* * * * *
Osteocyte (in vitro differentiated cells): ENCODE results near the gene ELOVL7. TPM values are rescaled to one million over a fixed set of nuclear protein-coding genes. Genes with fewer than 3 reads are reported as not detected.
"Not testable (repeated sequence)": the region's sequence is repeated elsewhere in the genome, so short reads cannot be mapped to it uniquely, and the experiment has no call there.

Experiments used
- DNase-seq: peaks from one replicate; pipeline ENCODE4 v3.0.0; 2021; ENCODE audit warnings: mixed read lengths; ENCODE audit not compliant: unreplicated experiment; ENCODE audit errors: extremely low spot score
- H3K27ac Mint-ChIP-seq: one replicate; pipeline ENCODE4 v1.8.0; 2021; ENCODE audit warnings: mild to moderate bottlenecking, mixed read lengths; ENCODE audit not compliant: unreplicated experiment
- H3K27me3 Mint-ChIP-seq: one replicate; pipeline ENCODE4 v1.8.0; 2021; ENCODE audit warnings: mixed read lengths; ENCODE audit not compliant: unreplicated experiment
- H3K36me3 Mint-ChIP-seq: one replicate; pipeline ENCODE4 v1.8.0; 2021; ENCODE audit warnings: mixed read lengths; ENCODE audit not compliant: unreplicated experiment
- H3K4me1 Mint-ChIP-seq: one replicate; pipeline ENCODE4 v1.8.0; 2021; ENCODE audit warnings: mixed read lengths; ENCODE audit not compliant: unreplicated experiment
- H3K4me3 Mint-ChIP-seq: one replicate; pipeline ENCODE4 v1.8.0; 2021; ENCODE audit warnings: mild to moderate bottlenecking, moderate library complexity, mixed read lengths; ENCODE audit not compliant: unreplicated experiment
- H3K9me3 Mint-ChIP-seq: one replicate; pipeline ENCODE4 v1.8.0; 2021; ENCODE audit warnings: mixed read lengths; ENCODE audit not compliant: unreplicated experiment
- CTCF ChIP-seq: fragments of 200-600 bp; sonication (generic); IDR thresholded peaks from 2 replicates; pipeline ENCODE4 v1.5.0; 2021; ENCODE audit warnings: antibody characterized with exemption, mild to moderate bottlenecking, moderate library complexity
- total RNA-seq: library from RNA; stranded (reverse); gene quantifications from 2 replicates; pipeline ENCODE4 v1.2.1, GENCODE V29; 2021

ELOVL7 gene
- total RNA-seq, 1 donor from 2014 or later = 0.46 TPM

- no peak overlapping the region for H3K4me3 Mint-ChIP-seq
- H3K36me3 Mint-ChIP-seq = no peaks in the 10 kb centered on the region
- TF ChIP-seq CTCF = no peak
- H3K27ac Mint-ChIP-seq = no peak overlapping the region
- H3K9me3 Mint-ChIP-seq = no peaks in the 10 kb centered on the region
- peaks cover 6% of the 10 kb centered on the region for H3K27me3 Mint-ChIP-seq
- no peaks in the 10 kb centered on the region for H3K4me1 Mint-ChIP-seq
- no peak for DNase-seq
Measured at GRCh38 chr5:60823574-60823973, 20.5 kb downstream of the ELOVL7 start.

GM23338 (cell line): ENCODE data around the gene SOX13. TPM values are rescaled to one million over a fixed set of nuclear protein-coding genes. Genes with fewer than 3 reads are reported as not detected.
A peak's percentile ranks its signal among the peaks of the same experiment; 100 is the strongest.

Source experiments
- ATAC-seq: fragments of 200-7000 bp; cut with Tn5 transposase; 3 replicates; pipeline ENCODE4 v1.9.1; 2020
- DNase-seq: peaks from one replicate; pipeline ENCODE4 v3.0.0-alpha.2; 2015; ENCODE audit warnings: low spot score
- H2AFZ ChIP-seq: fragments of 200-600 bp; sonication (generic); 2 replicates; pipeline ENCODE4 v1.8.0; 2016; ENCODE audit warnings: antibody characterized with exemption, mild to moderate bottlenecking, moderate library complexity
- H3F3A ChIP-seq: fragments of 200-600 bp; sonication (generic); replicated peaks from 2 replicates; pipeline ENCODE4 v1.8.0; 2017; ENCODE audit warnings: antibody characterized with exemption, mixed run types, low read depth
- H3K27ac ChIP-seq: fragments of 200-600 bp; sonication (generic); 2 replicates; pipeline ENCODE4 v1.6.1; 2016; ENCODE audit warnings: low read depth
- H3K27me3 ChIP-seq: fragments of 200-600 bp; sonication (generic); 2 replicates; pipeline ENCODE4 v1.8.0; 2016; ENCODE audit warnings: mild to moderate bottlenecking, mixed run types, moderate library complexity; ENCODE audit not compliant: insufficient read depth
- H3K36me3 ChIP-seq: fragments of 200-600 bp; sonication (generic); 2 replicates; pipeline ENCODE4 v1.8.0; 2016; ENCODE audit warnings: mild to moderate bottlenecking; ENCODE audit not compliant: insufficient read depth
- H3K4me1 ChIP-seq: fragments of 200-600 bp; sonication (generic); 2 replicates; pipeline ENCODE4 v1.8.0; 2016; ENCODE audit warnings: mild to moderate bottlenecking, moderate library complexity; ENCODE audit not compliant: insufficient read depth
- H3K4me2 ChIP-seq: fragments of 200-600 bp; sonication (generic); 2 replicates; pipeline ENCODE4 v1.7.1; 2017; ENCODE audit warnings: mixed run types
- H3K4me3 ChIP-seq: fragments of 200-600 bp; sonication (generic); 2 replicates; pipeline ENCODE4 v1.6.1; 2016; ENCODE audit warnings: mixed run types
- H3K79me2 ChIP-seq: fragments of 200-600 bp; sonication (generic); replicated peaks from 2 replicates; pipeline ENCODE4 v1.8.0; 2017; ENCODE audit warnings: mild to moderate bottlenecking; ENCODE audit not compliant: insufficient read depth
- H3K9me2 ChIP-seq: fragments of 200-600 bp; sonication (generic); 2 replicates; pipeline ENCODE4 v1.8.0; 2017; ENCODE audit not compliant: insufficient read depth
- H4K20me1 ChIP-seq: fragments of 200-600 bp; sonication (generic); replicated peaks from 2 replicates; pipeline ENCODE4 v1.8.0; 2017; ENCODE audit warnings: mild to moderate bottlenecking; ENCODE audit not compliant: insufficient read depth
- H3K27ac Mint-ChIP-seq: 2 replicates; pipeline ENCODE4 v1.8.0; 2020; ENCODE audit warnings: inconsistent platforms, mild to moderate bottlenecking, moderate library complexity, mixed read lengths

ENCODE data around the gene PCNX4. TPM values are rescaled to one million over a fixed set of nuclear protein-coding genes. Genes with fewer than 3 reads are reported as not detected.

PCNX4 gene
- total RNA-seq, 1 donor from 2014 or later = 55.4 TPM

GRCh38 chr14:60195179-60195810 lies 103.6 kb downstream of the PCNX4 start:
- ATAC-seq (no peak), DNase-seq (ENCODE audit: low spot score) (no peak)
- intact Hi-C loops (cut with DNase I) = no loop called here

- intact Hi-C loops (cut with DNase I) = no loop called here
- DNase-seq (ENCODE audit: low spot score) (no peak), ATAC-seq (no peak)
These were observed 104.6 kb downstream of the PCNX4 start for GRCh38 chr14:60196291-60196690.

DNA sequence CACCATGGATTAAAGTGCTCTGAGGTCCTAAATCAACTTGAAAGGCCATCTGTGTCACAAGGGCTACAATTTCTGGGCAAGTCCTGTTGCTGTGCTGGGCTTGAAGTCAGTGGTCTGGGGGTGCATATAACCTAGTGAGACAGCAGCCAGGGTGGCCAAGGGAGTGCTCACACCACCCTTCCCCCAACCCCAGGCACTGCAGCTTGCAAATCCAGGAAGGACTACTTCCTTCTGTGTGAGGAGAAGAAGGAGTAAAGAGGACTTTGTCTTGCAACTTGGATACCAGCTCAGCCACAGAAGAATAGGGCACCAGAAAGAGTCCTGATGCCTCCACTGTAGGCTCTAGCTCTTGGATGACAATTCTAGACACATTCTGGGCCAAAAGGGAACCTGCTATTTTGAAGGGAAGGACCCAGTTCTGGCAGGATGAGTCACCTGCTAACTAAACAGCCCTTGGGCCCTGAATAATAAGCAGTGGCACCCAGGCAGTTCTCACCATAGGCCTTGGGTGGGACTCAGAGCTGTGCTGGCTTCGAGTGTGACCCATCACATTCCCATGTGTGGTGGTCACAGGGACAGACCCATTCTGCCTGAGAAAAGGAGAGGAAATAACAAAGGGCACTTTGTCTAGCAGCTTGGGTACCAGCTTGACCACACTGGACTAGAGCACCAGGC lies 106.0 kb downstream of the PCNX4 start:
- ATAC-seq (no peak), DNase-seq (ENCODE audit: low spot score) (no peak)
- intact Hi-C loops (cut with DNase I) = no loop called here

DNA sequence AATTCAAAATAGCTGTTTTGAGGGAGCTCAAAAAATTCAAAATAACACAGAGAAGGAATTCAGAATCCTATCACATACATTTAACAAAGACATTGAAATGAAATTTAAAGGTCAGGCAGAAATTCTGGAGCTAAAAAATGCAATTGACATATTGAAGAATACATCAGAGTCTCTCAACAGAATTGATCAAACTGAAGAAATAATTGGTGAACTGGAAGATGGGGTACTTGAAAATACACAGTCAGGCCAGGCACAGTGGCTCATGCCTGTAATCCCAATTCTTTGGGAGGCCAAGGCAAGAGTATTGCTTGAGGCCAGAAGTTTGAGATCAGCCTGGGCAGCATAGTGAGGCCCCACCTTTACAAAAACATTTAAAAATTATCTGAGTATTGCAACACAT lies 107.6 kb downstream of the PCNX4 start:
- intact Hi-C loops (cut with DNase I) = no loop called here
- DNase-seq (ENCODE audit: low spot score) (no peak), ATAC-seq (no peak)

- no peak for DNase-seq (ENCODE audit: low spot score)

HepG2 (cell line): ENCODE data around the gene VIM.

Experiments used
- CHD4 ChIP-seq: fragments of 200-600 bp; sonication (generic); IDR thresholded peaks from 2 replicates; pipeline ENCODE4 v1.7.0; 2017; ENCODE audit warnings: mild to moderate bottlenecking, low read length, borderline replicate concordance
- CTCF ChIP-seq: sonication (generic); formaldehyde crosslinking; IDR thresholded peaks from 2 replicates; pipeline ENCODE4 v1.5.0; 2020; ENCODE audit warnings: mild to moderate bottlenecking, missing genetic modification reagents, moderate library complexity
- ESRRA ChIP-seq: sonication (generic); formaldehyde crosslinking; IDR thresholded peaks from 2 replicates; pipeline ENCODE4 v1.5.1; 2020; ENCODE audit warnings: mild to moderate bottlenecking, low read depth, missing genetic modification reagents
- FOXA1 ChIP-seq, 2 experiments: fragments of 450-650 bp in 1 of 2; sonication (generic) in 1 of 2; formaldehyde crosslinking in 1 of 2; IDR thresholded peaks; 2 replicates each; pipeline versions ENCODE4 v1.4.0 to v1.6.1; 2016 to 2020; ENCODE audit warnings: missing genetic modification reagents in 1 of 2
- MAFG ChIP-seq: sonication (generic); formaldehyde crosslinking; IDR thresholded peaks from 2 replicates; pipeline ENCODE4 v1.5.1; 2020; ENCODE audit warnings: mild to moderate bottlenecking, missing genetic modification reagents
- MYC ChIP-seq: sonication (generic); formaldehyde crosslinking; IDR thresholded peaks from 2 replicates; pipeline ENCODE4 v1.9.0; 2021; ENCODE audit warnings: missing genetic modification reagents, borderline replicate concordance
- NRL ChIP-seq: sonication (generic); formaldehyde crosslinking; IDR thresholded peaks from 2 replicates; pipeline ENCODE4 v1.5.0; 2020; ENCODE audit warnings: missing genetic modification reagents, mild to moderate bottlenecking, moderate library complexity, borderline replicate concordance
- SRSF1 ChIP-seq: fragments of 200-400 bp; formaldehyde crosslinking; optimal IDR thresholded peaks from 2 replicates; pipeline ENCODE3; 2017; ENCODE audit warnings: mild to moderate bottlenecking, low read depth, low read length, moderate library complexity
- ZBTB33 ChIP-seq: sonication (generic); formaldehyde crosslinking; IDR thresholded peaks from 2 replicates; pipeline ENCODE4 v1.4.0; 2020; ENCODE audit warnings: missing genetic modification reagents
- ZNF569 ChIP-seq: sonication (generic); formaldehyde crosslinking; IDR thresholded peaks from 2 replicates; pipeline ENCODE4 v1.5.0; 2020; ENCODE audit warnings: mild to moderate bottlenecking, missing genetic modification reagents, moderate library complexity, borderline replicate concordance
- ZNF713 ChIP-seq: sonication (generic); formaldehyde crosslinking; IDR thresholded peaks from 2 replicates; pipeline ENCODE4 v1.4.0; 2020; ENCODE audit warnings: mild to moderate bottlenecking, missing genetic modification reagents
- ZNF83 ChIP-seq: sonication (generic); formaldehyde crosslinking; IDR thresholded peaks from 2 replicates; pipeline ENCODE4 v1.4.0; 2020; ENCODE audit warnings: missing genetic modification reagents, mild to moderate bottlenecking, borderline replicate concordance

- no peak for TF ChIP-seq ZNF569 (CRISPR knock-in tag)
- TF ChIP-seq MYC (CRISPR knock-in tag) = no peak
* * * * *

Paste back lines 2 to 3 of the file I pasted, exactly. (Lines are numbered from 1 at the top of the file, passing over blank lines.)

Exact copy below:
"Not testable (repeated sequence)": the region's sequence is repeated elsewhere in the genome, so short reads cannot be mapped to it uniquely, and the experiment has no call there.

Experiments used